"The power of C. elegans' molecular genetics, in combination with the possibility of carrying out large-scale chemical screens in this organism, makes C. elegans an attractive and economical animal model for both toxicological studies and drug screens," the researchers wrote in Nature Chemical Biology.
"Bioassays involving lab rats can take two years to complete," he said. "But we can do the same kind of bioassays with nematodes in two weeks, and we can do them at our lab benches instead of animal care facilities."
Ding Xue | EurekAlert!
Cryo-electron microscopy achieves unprecedented resolution using new computational methods
24.03.2017 | DOE/Lawrence Berkeley National Laboratory
How cheetahs stay fit and healthy
24.03.2017 | Forschungsverbund Berlin e.V.
Astronomers from Bonn and Tautenburg in Thuringia (Germany) used the 100-m radio telescope at Effelsberg to observe several galaxy clusters. At the edges of these large accumulations of dark matter, stellar systems (galaxies), hot gas, and charged particles, they found magnetic fields that are exceptionally ordered over distances of many million light years. This makes them the most extended magnetic fields in the universe known so far.
The results will be published on March 22 in the journal „Astronomy & Astrophysics“.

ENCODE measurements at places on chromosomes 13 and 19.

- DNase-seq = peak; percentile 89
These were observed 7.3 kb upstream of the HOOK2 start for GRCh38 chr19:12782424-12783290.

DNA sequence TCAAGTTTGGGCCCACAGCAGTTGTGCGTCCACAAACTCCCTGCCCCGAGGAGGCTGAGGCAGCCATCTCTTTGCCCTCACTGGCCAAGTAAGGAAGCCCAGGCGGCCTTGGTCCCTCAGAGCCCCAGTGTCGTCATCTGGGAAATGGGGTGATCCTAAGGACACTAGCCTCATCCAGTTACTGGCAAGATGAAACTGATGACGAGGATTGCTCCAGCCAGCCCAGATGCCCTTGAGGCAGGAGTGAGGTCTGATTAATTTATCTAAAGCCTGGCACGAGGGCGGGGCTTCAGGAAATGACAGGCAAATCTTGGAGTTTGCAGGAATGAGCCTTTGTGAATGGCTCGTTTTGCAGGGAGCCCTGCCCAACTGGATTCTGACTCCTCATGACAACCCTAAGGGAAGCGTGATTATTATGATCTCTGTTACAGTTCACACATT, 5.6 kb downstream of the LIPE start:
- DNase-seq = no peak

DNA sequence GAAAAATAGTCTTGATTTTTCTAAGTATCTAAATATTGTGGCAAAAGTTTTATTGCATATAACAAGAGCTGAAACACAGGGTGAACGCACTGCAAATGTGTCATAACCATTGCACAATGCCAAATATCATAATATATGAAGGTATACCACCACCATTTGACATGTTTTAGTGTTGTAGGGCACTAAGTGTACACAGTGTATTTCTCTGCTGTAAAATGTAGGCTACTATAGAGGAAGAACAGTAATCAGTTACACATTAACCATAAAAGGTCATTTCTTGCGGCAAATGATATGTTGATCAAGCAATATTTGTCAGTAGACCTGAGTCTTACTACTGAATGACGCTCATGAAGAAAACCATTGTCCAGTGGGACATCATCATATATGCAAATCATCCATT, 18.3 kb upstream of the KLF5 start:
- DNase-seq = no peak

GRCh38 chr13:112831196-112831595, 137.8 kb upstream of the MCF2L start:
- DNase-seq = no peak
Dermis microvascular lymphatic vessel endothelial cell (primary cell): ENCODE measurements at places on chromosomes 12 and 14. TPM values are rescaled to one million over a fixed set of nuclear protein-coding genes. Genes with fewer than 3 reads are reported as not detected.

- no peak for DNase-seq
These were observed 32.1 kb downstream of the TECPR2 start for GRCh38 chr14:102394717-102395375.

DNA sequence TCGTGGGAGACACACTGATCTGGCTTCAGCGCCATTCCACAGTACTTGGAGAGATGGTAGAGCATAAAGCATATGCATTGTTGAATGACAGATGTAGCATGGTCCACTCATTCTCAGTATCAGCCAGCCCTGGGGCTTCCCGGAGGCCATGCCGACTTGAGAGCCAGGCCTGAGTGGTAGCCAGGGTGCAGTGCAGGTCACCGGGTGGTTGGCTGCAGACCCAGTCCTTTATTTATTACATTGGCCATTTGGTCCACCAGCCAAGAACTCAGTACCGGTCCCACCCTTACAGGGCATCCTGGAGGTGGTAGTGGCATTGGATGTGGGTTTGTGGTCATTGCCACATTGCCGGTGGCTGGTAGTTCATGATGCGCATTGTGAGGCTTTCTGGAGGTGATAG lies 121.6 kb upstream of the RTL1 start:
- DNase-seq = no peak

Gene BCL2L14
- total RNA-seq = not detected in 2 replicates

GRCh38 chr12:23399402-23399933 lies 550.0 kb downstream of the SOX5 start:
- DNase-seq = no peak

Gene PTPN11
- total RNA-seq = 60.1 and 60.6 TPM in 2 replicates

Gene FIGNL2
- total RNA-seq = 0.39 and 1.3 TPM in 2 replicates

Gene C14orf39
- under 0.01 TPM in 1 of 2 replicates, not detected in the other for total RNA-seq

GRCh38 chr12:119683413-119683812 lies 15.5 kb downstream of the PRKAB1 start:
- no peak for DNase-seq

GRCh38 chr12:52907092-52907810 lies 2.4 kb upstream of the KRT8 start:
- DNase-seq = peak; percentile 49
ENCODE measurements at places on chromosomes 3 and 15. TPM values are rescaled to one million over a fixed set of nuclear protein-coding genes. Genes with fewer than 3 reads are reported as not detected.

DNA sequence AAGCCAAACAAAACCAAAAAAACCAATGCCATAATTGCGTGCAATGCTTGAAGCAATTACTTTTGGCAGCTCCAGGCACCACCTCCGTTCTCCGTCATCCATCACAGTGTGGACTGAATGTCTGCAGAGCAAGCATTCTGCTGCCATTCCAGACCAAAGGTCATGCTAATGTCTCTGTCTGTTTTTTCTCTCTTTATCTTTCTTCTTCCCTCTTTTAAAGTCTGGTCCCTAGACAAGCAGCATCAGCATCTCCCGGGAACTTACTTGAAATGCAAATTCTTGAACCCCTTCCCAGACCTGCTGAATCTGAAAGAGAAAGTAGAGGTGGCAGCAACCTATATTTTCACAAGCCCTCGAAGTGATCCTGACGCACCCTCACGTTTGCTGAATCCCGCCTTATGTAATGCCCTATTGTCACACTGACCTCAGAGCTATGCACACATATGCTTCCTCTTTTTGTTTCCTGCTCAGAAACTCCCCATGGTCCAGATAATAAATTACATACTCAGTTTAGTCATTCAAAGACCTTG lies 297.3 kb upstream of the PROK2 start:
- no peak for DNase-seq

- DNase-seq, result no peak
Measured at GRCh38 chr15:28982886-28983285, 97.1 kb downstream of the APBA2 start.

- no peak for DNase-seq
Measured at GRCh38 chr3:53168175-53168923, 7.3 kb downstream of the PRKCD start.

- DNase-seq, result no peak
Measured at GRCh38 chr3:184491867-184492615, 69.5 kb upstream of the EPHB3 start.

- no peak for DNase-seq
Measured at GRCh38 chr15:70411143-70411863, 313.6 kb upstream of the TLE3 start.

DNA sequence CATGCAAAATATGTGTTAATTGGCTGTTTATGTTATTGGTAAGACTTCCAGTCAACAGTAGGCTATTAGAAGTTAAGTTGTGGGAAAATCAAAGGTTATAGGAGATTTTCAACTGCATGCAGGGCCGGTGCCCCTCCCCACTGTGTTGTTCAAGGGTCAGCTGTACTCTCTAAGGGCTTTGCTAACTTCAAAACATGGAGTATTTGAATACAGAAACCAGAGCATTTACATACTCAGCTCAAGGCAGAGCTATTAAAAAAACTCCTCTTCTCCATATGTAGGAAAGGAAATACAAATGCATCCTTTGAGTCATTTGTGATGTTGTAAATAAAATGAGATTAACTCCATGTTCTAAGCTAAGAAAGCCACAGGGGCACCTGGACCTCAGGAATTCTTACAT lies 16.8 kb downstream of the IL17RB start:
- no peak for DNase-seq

Galaxy clusters are the largest gravitationally bound structures in the universe. With a typical extent of about 10 million light years, i.e. 100 times the...
Researchers at the Goethe University Frankfurt, together with partners from the University of Tübingen in Germany and Queen Mary University as well as Francis Crick Institute from London (UK) have developed a novel technology to decipher the secret ubiquitin code.
Ubiquitin is a small protein that can be linked to other cellular proteins, thereby controlling and modulating their functions. The attachment occurs in many...
In the eternal search for next generation high-efficiency solar cells and LEDs, scientists at Los Alamos National Laboratory and their partners are creating...
Silicon nanosheets are thin, two-dimensional layers with exceptional optoelectronic properties very similar to those of graphene. Albeit, the nanosheets are less stable. Now researchers at the Technical University of Munich (TUM) have, for the first time ever, produced a composite material combining silicon nanosheets and a polymer that is both UV-resistant and easy to process. This brings the scientists a significant step closer to industrial applications like flexible displays and photosensors.
Silicon nanosheets are thin, two-dimensional layers with exceptional optoelectronic properties very similar to those of graphene. Albeit, the nanosheets are...
Enzymes behave differently in a test tube compared with the molecular scrum of a living cell. Chemists from the University of Basel have now been able to simulate these confined natural conditions in artificial vesicles for the first time. As reported in the academic journal Small, the results are offering better insight into the development of nanoreactors and artificial organelles.
Enzymes behave differently in a test tube compared with the molecular scrum of a living cell. Chemists from the University of Basel have now been able to...
20.03.2017 | Event News
14.03.2017 | Event News
07.03.2017 | Event News
24.03.2017 | Materials Sciences
24.03.2017 | Physics and Astronomy
24.03.2017 | Physics and Astronomy